Dealing with difficult clients is an inevitable part of running a business. Regardless of what services you provide, there will always be customers that demand more attention, working their way up the line of management until they reach you. Such clients may be demanding, but managing them can be simplified, especially if you use client portal software.
In this article, we share our advice on how to deal with difficult clients and how to make your next encounter with them easier. Learn what motivates them, build a plan, and enjoy the confidence that comes with understanding how to handle difficult clients.
What are the 5 main types of difficult clients?
Learning how to deal with a difficult client starts with discovering what makes them so challenging in the first place.
Here are the five most common types of clients who tend to be hard to cooperate with. In some cases, you may encounter individuals who express traits from a few of these groups.
The aggressive client
Aggression is an extremely unnerving situation in a business setting. Aggressive clients may start with belittling remarks and escalate to yelling. These behaviors can continue to evolve. Not to mention, people in an agitated state are often unpredictable.
An aggressive client can pose a threat to you or your employees, in which case it is best to cut ties with the client. A frustrated customer can be reasoned with, but the same is not always true for an aggressive one. Warning signs for aggressive behavior in an individual can include:
- Verbal abuse
- Threats of violence
- Low tolerance for frustration, often resulting in outbursts over minor issues
- Excessive or intense displays of anger.
Clients who are masters of complaining may see themselves as offering constructive criticism, but their remarks are little more than complaints. These individuals are quick to compare your services or products to others in a negative light and slow to offer any praise or gratitude.
This unbalanced form of communication often sounds like, “Well I’ve seen the same thing cheaper at other stores” or “Your service is so slow, my old provider was much faster.” The context, tone, and consistency of such complaints can drain your patience quickly.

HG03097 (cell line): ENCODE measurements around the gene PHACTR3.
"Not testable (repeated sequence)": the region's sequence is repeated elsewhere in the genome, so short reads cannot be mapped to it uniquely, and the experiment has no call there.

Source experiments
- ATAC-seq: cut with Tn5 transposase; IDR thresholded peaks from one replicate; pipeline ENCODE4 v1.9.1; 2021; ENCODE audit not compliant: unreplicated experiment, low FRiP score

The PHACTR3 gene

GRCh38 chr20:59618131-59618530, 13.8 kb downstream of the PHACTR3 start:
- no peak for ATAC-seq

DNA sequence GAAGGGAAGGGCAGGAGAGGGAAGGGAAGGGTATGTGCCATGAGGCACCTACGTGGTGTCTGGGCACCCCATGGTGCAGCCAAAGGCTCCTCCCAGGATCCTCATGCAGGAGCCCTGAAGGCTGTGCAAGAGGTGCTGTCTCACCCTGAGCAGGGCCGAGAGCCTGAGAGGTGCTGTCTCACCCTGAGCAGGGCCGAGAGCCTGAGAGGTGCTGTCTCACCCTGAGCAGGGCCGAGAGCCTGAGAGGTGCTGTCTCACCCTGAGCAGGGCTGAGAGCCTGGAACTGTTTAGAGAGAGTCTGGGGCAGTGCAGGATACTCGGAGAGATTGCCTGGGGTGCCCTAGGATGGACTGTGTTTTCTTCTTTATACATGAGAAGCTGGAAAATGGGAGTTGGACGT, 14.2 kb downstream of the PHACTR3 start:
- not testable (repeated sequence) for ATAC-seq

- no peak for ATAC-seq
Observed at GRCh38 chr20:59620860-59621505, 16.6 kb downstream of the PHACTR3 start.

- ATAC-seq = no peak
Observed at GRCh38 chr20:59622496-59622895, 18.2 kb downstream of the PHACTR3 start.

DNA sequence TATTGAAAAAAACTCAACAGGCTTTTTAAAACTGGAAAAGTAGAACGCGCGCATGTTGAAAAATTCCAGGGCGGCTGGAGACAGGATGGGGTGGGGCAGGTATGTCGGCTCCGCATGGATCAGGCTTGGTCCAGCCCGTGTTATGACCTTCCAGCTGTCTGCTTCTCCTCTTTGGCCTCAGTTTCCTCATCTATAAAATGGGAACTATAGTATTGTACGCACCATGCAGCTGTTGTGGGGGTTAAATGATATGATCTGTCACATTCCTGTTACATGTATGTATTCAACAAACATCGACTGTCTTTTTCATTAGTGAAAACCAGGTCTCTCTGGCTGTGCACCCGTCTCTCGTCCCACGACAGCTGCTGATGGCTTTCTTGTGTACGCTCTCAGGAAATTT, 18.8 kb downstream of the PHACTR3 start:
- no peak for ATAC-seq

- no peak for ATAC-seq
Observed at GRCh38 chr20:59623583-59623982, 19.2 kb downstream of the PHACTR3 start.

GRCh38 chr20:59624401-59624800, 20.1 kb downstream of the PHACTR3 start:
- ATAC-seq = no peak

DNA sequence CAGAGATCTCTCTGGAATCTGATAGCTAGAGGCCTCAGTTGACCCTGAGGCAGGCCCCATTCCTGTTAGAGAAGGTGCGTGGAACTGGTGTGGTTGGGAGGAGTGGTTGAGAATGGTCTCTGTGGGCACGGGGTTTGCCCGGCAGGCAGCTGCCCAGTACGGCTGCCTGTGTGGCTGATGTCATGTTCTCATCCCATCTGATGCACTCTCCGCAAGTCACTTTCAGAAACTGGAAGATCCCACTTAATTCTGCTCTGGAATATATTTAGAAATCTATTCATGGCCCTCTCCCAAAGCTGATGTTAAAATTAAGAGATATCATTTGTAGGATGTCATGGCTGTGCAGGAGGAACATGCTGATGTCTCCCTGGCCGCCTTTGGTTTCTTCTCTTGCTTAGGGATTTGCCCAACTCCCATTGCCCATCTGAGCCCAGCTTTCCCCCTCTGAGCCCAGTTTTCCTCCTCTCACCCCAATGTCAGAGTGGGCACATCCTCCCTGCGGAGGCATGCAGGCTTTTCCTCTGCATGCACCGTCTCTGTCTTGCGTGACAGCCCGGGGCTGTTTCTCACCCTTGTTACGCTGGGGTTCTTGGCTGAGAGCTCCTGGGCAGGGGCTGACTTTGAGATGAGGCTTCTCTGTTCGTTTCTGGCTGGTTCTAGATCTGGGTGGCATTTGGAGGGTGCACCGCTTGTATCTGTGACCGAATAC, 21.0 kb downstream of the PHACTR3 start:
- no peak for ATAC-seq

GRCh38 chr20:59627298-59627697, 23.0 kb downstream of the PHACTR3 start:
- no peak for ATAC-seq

Even if you quell a complaining client, don’t expect a compliment for all your hard work. Your reward may just be a break in complaints that signals some form of their satisfaction.
The indecisive client
It is important to serve clients with care, but too much care can impact you and your company’s ability to function. Indecisive clients are some of the most care-intensive ones. These individuals tend to make multiple returns, spend an excessive amount of time weighing their options, and start an order without finishing the purchase.
Customers that lack the ability to make decisions are hard to visualize as regulars. Even if you are able to follow up with them enough to complete a single sale, there is no guarantee future orders will be easier.
The longer interactions with an indecisive client go on, the more exhausting they get and the more time is taken from other managerial tasks. In the end, these clients are most worthwhile if handling them can be simplified or automated using the right client management software.
The impatient client
Regardless of the complexity of their order, an impatient client will expect any service concerning them to be rapidly completed. They give little to no consideration to the fact that small businesses don’t have the staff of industry giants. Impatient customers will expect your business’s performance to be comparable.
These unreasonably high expectations generate a sense of urgency and stress that is unfair if all aspects of your services were advertised before the order was placed.
The know-it-all client
The impatient client is not too far from know-it-all ones. Things may start with someone telling you they “know” how fast you should be able to complete their order. They might then start nitpicking all of your work and back up their remarks with personal experience or Google searches.